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Ghidorah, left, battles Godzilla for supremacy in Warner Bros. Pictures’ and Legendary Pictures’ action adventure “Godzilla: King of the Monsters,” a Warner Bros. Pictures release.

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Reel Family Time is an occasional feature where Entertainment Editor Lee Clark Zumpe and his daughter, B.C. Zumpe, share their thoughts on family films.

It’s 1975 and I’m sitting on the edge of my bed, eyes fixed to the 11-inch screen of a portable black-and-white television set. On an otherwise unmemorable Saturday afternoon, Dr. Paul Bearer — as portrayed by Dick Bennick Sr. — launches a barrage of hideous puns in his gravelly voice before introducing the weekend’s Creature Feature: the “Americanized” version of Toho’s 1954 classic “Godzilla,” starring Raymond Burr.

I grew up with Godzilla and an assortment of other monsters. I read Forrest J. Ackerman’s “Famous Monsters of Filmland” magazine; watched the Japanese television series “Ultraman” in syndication; and collected monster toys, from Ben Cooper jigglers and Aurora model kits to AHI Universal Monsters action figures and Mattel’s Shogun Warriors line, which included Godzilla.

It is through a lens of nostalgia that I view and evaluate “Godzilla: King of the Monsters,” the third film in Legendary's rebooted MonsterVerse. Directed and co-written by Michael Dougherty, the new movie is the 35th installment overall in the 65-year-old Godzilla franchise. It is a direct sequel to 2014’s “Godzilla.”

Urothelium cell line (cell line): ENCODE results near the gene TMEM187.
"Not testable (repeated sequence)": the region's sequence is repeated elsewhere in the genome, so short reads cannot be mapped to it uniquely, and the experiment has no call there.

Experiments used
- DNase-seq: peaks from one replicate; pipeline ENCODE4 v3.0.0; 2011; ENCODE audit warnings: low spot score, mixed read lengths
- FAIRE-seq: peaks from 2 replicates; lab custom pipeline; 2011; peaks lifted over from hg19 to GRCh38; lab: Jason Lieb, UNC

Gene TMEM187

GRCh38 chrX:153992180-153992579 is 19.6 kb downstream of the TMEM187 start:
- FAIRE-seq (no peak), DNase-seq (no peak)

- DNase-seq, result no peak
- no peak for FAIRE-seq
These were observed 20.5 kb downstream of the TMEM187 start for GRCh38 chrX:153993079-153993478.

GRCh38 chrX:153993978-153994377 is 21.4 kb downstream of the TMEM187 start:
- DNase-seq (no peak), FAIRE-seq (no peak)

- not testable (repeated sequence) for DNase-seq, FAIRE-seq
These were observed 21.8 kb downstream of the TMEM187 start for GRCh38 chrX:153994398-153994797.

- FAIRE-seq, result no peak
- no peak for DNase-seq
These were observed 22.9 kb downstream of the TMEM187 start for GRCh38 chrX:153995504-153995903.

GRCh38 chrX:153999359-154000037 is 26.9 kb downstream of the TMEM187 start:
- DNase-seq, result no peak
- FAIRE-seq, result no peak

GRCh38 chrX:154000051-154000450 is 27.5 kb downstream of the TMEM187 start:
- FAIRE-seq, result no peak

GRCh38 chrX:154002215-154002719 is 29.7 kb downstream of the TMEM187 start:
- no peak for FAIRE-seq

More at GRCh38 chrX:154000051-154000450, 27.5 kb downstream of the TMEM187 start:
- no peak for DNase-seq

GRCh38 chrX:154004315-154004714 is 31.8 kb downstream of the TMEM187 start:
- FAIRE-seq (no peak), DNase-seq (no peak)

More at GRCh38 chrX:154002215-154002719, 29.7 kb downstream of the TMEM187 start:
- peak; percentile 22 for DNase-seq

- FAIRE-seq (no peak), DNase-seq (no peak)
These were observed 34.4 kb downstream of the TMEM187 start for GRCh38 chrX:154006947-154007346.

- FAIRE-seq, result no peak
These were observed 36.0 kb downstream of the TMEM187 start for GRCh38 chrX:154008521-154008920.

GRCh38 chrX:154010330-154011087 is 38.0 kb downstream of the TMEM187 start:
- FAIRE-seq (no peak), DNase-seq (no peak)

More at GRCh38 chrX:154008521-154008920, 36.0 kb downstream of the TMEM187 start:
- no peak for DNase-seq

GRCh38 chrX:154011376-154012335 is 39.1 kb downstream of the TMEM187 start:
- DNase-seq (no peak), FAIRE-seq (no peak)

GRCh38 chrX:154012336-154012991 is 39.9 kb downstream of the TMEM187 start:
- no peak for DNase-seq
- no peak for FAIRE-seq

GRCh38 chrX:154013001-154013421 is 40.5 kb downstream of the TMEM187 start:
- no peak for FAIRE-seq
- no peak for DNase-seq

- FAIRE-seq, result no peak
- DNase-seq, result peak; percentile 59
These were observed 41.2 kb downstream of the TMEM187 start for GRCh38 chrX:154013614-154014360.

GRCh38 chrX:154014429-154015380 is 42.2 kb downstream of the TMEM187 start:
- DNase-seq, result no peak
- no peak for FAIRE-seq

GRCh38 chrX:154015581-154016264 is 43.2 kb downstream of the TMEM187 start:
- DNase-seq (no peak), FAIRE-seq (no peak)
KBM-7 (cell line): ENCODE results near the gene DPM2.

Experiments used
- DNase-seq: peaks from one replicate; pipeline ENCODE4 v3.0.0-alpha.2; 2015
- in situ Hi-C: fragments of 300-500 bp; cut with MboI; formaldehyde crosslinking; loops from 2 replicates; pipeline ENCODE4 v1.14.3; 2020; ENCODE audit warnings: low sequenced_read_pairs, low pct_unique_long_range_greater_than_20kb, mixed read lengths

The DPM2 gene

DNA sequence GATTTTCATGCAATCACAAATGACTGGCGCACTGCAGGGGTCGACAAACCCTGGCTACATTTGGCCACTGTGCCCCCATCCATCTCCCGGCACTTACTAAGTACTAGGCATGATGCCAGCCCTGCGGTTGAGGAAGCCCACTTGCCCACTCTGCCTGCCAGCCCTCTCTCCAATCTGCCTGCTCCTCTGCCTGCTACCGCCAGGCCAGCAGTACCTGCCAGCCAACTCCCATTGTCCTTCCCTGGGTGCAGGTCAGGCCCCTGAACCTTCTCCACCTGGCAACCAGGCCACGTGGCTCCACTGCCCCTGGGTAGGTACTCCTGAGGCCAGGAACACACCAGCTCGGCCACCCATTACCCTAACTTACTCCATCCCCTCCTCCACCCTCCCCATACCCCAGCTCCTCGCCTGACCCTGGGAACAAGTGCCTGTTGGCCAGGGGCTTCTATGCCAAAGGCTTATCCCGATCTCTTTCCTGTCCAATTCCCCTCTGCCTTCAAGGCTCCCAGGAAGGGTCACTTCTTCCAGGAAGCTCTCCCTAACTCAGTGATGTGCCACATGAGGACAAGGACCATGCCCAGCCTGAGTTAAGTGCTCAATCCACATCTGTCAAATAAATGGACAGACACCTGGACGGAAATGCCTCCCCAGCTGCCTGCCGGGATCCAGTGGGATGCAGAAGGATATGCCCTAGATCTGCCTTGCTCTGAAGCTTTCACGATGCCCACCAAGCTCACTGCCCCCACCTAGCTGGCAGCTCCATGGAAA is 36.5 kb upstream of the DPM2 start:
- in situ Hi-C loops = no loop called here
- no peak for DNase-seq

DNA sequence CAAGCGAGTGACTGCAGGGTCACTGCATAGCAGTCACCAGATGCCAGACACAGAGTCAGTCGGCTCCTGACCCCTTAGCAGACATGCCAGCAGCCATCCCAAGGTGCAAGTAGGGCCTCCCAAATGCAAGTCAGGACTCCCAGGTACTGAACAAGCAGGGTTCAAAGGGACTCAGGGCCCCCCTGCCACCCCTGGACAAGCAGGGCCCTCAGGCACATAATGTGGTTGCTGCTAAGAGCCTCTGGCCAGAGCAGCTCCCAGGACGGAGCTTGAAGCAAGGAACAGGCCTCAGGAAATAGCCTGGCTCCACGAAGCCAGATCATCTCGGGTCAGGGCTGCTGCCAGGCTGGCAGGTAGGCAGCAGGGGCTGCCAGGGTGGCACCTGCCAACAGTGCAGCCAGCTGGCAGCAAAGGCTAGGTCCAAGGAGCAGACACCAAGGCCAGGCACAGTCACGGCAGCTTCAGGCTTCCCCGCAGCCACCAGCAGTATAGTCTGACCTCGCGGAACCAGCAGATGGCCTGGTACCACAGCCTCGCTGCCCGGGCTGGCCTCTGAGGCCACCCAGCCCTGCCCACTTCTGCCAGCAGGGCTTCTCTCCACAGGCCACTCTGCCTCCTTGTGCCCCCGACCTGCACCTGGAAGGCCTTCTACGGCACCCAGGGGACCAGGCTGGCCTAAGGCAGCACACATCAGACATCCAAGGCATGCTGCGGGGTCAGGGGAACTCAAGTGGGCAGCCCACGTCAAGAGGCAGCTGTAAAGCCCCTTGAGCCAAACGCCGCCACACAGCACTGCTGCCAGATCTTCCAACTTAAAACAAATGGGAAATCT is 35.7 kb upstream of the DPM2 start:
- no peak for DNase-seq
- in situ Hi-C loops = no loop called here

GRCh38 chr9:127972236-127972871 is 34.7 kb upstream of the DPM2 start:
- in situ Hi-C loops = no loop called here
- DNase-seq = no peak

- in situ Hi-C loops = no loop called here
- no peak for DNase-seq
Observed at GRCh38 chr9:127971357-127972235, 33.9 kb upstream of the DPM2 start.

Dougherty is best known for his work on the scripts for superhero flicks “X2” and “Superman Returns.” He also directed the horror films “Trick 'r Treat” and “Krampus.” How does Dougherty’s new Godzilla epic stack up against a half century of Toho monster mayhem? It’s a mess … a magnificent, spectacular, exhilarating mess.

“Godzilla: King of the Monsters” absolutely lives up to the legacy of the franchise’s Shōwa era, following the monster-against-monster blueprint set in 1954’s “Godzilla Raids Again,” which featured the first appearance of Anguirus. At its brightest moments, Dougherty’s film is a love letter to that bygone age when the genre asked its audience to feel as much compassion for Godzilla as any of the human protagonists that got swept up in the epic kaiju battles. It successfully reflects — and even expands — the franchise’s complex internal mythology while underscoring the long-established motif of Godzilla as a symbolic force of nature necessary to offset human hubris.

Of course, the special effects have evolved since the early days of the franchise. Back in the 1950s, Godzilla films depended upon the artistry of talented special effects pioneers such as Eiji Tsuburaya. The early films employed miniatures and “suitmation” to depict large-scale destruction as Godzilla and other giant monsters engaged in battle, usually destroying Japanese cities.

Legendary's modern MonsterVerse utilizes cutting-edge computer-generated imagery. It’s easy for moviegoers to find fault with films that go overboard with CGI effects. Too much CGI can overwhelm the story and overpower the performances of the cast. Thankfully, that isn’t the case in “Godzilla: King of the Monsters” — because the monsters are the story.

Here’s a partial monster roll call for the film: Godzilla, Mothra, Rodan, Ghidorah … and a bunch of other ones.